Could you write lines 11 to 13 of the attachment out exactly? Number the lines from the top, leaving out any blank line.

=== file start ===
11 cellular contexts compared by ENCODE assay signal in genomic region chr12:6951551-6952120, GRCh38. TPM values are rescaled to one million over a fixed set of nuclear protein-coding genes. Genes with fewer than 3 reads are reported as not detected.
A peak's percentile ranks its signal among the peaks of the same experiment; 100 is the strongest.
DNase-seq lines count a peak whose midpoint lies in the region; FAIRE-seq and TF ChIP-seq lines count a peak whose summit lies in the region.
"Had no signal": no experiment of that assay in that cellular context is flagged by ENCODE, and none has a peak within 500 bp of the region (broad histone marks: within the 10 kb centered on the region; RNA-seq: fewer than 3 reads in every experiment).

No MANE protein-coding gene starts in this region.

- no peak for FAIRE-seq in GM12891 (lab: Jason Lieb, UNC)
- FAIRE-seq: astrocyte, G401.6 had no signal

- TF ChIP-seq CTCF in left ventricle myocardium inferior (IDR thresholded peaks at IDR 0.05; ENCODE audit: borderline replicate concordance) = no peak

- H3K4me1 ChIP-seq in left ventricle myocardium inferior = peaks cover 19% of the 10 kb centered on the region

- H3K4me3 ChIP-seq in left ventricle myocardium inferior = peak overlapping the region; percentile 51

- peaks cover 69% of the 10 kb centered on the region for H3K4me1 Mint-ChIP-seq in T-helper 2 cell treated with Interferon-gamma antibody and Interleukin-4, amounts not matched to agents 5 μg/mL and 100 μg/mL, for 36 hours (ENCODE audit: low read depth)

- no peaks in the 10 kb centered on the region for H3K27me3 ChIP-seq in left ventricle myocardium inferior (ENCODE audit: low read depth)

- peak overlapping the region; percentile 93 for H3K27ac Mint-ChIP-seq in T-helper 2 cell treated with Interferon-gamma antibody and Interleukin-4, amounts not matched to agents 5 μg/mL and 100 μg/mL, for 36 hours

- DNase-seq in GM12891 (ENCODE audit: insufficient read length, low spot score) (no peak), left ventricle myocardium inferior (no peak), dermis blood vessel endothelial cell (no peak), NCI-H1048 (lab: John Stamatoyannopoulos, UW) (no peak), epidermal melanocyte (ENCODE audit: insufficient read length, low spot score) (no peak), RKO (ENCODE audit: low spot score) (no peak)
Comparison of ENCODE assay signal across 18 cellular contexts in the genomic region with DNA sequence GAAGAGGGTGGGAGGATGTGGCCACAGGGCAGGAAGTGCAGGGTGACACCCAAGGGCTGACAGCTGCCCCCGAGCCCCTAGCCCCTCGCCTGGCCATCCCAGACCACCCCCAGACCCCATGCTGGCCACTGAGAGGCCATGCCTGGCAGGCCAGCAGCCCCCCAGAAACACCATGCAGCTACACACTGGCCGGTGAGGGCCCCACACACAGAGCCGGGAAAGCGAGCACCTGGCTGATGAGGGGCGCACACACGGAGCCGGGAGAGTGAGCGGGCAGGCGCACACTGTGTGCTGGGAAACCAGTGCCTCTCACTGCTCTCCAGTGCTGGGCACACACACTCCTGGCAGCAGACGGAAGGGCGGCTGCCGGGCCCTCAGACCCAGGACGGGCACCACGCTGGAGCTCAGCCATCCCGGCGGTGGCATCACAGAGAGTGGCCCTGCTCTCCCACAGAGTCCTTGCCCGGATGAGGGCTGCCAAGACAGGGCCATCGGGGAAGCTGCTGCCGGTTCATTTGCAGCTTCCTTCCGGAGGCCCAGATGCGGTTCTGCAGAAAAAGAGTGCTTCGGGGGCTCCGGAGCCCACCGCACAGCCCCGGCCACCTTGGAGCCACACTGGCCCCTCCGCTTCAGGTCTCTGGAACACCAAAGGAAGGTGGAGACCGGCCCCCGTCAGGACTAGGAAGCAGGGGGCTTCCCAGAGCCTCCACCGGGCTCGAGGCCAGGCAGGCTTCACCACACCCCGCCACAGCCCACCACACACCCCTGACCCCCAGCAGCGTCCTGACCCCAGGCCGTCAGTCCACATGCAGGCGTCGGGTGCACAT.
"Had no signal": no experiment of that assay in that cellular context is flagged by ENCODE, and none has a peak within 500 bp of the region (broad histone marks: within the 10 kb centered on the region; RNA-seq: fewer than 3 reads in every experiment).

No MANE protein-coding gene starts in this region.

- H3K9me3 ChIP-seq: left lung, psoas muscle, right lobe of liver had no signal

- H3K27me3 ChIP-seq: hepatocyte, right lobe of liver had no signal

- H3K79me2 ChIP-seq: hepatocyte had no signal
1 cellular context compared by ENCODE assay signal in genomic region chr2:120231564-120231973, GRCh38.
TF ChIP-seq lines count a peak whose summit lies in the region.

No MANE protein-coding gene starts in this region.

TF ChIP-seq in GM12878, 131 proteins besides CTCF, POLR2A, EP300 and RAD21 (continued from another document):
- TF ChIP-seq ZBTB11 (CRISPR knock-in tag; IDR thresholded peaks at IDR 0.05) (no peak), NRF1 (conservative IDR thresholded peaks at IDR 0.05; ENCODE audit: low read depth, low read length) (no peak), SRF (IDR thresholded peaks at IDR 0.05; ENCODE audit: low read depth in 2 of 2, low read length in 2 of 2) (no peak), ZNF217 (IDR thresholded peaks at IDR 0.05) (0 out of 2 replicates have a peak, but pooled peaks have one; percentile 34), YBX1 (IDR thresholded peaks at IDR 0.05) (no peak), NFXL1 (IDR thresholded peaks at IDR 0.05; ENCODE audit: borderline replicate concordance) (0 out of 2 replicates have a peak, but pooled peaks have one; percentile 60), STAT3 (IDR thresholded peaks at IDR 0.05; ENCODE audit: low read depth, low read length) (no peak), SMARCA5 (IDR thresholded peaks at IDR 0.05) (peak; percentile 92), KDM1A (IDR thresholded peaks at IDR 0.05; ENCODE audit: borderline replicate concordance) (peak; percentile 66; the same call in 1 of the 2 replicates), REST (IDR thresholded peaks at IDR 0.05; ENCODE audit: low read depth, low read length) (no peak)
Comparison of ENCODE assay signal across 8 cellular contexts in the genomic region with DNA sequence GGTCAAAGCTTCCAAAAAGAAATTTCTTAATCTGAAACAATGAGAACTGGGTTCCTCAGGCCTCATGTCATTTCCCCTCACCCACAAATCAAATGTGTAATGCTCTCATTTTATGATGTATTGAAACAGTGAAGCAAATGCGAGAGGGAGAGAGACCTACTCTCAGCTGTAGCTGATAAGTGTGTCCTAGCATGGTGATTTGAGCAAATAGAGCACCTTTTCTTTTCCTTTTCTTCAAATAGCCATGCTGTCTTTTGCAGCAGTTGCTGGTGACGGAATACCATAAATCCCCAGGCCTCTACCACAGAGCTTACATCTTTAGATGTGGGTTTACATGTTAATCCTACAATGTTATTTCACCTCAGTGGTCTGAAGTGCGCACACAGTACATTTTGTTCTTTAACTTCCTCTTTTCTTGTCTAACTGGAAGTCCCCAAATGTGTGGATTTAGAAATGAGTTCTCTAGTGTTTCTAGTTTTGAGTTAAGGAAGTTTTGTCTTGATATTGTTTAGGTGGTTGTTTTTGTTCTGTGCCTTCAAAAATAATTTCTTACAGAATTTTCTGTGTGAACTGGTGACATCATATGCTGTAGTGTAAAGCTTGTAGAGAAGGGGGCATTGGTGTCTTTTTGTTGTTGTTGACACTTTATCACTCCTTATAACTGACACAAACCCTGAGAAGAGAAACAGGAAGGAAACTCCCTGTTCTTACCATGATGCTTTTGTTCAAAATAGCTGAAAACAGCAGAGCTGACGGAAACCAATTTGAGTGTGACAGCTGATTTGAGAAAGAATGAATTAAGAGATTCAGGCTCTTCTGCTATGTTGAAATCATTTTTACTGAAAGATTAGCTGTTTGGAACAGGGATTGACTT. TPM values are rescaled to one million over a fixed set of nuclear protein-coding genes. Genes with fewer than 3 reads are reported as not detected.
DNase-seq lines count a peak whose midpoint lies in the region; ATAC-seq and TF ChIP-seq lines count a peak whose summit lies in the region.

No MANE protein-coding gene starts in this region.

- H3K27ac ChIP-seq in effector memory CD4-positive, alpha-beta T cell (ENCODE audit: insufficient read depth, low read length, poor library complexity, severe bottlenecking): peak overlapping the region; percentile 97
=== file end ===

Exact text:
- peaks cover 69% of the 10 kb centered on the region for H3K4me1 Mint-ChIP-seq in T-helper 2 cell treated with Interferon-gamma antibody and Interleukin-4, amounts not matched to agents 5 μg/mL and 100 μg/mL, for 36 hours (ENCODE audit: low read depth)

- no peaks in the 10 kb centered on the region for H3K27me3 ChIP-seq in left ventricle myocardium inferior (ENCODE audit: low read depth)

- peak overlapping the region; percentile 93 for H3K27ac Mint-ChIP-seq in T-helper 2 cell treated with Interferon-gamma antibody and Interleukin-4, amounts not matched to agents 5 μg/mL and 100 μg/mL, for 36 hours